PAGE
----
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Guilt is the inheritance you don’t want to leave your heirs

On Behalf of | Apr 28, 2023 | Estate Planning

Much has been written about the “Great Wealth Transfer.” That refers to the roughly $84 trillion it’s anticipated will be left over the next couple of decades to younger generations.

If you’re in the Baby Boomer generation or slightly older or younger, you likely feel fortunate that you’re able to leave your loved ones a small portion of that $84 trillion. At a time when getting a good college education, buying a home and starting a family are less realistic dreams than they were when you were young, those inheritances can make life a little easier.

Those who benefit from the Great Wealth Transfer sometimes suffer what’s been dubbed “inheritor’s guilt.” Numerous things can contribute to this. If someone has seen their parents work hard their whole lives and spend little money and time on luxuries, they can be shocked to learn that they had a substantial amount of money saved up and feel guilty about spending it – even on things like their own children’s college educations.

People often feel inheritor’s guilt if one or both parents were highly successful people, but they haven’t yet been able to match their accomplishments. They may feel like they don’t deserve to benefit from the wealth those accomplishments brought them.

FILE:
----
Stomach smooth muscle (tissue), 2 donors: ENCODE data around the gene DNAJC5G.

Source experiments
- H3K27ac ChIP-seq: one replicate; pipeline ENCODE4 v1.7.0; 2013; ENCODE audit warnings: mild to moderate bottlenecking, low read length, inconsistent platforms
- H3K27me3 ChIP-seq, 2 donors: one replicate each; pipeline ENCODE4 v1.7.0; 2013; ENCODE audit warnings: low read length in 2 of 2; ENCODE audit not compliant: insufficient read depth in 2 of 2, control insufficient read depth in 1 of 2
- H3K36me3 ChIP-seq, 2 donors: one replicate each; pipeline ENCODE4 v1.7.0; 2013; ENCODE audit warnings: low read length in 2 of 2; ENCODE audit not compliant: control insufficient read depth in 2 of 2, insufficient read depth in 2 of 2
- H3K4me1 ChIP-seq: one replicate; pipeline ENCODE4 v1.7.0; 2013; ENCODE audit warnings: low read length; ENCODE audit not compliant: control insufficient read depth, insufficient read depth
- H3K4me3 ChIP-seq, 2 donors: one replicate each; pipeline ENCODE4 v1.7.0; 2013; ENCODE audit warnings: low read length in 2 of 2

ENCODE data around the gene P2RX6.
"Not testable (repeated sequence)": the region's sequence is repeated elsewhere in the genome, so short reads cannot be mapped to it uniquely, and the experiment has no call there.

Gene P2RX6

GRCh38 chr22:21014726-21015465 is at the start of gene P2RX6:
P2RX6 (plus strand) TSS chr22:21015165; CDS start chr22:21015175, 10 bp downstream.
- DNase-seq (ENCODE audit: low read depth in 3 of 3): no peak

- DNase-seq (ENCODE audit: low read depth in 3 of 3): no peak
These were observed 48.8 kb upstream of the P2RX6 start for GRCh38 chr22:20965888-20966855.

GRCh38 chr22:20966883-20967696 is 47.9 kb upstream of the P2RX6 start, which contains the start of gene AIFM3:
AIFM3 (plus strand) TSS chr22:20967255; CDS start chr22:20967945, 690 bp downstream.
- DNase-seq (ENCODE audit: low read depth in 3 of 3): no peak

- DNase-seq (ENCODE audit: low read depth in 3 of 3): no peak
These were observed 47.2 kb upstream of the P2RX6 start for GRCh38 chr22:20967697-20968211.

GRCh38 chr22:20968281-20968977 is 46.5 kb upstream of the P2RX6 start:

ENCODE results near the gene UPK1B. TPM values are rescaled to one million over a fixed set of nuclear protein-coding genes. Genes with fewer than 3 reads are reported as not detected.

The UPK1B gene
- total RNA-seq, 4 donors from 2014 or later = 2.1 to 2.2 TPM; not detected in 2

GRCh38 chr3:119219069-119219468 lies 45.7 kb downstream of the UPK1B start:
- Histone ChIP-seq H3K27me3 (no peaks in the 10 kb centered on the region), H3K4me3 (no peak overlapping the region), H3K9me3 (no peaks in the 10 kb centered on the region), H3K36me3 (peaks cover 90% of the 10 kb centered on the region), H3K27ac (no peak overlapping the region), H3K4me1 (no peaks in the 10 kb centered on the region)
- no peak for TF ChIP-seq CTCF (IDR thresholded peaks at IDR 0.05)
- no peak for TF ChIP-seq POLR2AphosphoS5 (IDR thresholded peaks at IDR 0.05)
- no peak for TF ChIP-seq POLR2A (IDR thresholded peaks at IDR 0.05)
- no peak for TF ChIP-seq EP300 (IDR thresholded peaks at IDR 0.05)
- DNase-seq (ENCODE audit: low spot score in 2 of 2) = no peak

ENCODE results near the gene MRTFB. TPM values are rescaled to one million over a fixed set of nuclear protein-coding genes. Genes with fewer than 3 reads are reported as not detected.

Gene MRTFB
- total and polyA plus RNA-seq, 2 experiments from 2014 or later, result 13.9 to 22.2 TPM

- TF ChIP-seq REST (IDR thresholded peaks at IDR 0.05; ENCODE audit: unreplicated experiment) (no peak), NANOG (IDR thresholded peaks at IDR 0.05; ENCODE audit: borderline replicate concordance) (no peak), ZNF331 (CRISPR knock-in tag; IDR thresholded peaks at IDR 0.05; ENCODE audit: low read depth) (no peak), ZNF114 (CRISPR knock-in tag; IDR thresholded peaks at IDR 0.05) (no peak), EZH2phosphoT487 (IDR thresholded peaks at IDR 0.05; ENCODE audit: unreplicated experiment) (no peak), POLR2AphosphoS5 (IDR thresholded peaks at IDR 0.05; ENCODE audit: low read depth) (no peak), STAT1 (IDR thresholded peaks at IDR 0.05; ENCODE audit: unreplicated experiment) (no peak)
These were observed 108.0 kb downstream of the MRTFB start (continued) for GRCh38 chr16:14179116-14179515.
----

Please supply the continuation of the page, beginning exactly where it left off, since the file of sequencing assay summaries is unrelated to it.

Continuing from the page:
Communication and preparation can help

As you develop your estate plan, you can help save your loved ones from inheritors’ guilt by talking with them about what they’ll inherit. Just having some idea of how much they’ll receive can help them prepare. It can also help to let them know how you foresee their inheritance benefitting them (being able to start their own business, move to a larger home, send their kids to elite colleges, donate to causes they support, etc.).

This can give them a sense of purpose when they do get the money. Of course, if you fear any of them won’t be able to wisely deal with an inheritance, there are various types of trusts you can establish.

You may want to start gifting your adult children and grandchildren some of your assets while you’re still around. This can be beneficial tax-wise (if you do it correctly) and give you a chance to help them work with a financial professional to manage and grow their money.

Every person’s estate planning goals are unique. By having sound legal guidance, you can make the best decisions for yourself and your family.